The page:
In reality, the homogenisation that seemed to be taking place in the factory was always partial. Workers became interchangeable parts in a giant machine; however, that machine turned out to be vastly complex. That in itself opened up many opportunities for pitting different groups against each other. In US auto plants, black workers were concentrated in the foundry, the dirtiest work. Southern Italians equally found themselves segregated from Northerners in the plants of Turin and Milan. Such segregation may appear inefficient, for employers, since it restricts the pool of potential workers for any given post. But as long as the relevant populations are large enough, employers are able to segment the labour market and drive down wages. If differential sets of interests among workers could be created by the internal divisions within the plant (as in Toyota-isation), so much the better. Capitalists were content for the labouring population to remain diverse and incommensurable in all sorts of ways, especially when it undermined workers’ organising efforts.
Given that the expected homogeneity of the semi-skilled workforce failed to fully realise itself, it became part of the task of the workers’ movement to realise that homogeneity by other means. As we saw above, organisation requires an affirmable identity, an image of working class respectability and dignity. When workers failed to fit this mold, the champions of the workers’ movement became champions of self-transformation. The workers’ movement was a sect — with DIY, straight-edge sensibilities, a particular style of dress, etc.10 Yet the predicates of the dignified worker (male, disciplined, atheist, expressing a thirst for scientific knowledge and political education, etc.) were often drawn by analogy to the values of bourgeois society. “The party activists wanted to live worthy, upstanding, moral, moderate, and disciplined lives: on the one hand, to show the workers who were not yet organised a good example; on the other hand, to show bourgeois society that one was up to all tasks, that one deserved good standing and respect.”11 In other words, party activists were quite often killjoys.12
It is easy to point out that there were many workers to whom such a self-understanding could never appeal. The internal limit of the workers’ movement was the limit of workers’ capacity or desire to identify as workers, to affirm that identity as something positive, but more than that, as something essential, something that fundamentally defined who they were. That meant that the workers’ movement came to include always only a fraction of the working class. On the outside there forever remained “the superstitious and religiously devout, the sexually transgressive, the frivolous young, the ethnically different and other marginalised minorities, and the rough working class of criminal subcultures, casualised labour markets and the migrant poor.”13 Political factions arose that tried to appeal to workers on the basis of some of these identities, which the workers’ movement left out. Thus the movement found itself competing with nationalist, Christian or Catholic parties. But it was nevertheless the case that, in the era of the workers’ movement, all those factions found that they had to define themselves with respect to the workers’ identity in order to matter at all. The workers’ movement hegemonised the political field (even if from the sidelines of official politics).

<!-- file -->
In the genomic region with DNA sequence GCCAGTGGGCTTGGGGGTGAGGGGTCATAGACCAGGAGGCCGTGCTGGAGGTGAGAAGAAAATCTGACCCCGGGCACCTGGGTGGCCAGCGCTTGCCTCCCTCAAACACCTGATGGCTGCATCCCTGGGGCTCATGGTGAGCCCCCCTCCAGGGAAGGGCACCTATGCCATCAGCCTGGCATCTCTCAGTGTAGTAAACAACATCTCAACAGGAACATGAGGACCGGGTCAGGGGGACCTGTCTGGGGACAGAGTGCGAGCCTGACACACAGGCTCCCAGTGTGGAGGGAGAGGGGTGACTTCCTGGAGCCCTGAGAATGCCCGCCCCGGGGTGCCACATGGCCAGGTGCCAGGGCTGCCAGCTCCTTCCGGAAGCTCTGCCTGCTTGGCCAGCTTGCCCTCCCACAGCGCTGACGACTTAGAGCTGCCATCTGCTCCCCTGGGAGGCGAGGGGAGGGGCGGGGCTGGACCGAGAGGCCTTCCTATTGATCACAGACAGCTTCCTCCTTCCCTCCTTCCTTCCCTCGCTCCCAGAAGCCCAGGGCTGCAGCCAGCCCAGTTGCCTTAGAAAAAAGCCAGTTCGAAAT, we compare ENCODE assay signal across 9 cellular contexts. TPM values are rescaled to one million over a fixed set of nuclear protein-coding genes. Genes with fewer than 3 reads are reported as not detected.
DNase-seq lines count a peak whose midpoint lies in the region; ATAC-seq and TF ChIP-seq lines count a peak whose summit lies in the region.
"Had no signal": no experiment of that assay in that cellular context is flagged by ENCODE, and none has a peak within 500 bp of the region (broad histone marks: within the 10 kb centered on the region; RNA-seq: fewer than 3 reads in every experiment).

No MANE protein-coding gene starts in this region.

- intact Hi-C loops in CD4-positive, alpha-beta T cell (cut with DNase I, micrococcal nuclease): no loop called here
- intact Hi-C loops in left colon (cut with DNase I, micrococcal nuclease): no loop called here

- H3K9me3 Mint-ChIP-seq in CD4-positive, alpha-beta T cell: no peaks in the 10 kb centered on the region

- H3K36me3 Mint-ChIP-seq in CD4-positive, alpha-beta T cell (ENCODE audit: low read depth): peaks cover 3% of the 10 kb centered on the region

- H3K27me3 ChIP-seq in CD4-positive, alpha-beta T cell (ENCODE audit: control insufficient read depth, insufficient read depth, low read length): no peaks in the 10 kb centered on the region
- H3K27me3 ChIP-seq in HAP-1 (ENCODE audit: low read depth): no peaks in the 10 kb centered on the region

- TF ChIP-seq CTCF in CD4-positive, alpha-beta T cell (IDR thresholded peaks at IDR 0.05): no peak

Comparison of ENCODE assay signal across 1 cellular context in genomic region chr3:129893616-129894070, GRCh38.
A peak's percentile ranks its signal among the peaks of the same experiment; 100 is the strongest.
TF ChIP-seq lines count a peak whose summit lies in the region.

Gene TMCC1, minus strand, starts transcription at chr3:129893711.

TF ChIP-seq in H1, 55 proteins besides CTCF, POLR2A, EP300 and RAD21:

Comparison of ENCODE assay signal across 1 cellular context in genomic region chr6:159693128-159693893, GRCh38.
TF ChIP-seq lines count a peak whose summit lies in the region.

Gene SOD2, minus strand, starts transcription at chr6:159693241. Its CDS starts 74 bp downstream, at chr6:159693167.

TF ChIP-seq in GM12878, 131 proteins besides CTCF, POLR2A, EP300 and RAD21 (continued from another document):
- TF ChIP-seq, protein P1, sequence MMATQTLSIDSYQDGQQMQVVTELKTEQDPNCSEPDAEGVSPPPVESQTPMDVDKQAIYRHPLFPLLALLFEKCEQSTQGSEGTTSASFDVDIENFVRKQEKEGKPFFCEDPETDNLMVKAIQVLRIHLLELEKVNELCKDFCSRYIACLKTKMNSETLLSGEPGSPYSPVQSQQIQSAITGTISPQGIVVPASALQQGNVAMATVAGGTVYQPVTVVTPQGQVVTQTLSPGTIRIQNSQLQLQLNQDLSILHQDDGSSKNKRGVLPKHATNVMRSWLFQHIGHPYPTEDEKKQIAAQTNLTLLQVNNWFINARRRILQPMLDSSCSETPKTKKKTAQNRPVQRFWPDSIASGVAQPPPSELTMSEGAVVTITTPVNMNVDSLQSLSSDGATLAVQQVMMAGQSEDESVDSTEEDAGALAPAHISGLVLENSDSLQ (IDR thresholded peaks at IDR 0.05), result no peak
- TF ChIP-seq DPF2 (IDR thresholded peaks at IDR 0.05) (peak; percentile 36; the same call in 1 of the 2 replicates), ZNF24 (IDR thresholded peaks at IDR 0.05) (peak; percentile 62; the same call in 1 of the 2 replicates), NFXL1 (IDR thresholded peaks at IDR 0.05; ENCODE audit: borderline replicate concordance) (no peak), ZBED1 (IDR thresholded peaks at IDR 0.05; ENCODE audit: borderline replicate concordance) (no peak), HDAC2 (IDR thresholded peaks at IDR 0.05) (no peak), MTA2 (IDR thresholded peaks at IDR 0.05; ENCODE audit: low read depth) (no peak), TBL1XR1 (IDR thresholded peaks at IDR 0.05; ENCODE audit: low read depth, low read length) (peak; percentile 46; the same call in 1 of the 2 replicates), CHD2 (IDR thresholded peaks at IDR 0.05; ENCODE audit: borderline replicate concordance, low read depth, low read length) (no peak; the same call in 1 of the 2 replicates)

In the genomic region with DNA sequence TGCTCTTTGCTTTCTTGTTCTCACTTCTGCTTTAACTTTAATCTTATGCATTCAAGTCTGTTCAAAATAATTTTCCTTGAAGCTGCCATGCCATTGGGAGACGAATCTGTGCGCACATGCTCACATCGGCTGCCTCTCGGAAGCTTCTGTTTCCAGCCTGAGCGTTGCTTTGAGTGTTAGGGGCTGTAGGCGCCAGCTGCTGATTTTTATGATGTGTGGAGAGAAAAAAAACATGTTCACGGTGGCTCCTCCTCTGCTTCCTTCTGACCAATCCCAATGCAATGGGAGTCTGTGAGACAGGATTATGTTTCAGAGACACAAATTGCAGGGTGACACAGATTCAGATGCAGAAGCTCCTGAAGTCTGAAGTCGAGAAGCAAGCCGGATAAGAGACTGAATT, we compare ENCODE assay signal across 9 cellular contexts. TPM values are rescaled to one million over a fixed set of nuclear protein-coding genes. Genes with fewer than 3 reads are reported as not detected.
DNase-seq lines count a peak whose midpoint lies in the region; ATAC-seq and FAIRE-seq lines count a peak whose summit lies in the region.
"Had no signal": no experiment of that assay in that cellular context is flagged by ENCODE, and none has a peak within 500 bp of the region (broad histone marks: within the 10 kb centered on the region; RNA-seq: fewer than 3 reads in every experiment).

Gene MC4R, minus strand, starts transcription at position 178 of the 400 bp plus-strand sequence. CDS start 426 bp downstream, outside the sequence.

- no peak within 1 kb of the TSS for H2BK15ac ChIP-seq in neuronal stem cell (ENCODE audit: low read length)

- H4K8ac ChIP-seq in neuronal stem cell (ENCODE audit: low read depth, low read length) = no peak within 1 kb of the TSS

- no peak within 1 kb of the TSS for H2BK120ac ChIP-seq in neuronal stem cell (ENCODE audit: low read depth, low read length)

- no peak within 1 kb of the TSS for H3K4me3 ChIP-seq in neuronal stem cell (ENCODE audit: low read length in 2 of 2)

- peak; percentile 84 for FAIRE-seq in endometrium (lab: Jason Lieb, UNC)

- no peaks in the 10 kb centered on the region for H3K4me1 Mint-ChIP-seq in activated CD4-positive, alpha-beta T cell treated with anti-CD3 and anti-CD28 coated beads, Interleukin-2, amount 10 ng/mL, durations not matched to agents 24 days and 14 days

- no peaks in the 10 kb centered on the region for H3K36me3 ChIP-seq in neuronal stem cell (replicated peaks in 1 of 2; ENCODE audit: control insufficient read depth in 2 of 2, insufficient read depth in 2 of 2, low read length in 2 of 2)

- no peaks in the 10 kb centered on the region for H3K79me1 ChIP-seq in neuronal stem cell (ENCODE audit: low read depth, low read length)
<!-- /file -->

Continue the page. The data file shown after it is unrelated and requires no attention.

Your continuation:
It was primarily in response to its external limit that the workers’ movement developed divergent strategies. How were the workers going to overcome this limit and become the majority of society? In retrospect, we can see the external limit as an absolute barrier, but it was impossible to make that judgement during the era of industrialisation. For workers, it seemed likely that in one way or another industrialisation would take its course, or else that by various means the forces of production could be made to expand, thereby increasing the size and unity of the proletariat. Of course, those who believed that the project of the workers’ movement would never realise itself under existing conditions simply left the movement, entering one or another utopian tendency lost to history, or giving up on politics.
For those who remained, the external limit presented itself as a set of strategic quandaries. These debates mostly concerned forms of struggle, as opposed to its content: (1) the form of revolution — insurrection or the ballot box? (2) the form of the organisation — direct action or parliamentary and union representation? and (3) the form of the state — tool of the ruling classes or a neutral instrument reflecting the balance of class forces?
In any case, the point for us is to see that the key strategic debates of the workers’ movement emerged in relation to the specific limits that movement faced. Our own strategic debates, in our time, stand in relation to the limits we face or will face, which are rather different (this intuition should not be read as implying, pessimistically, that our limits will also turn out to have been insurmountable barriers). Any attempt to reactivate the strategic horizon of the workers’ movement today is either based on a false reading of a similarity between eras, or else it is a delicate and difficult leap across the chasm of time, which knows itself to be such.14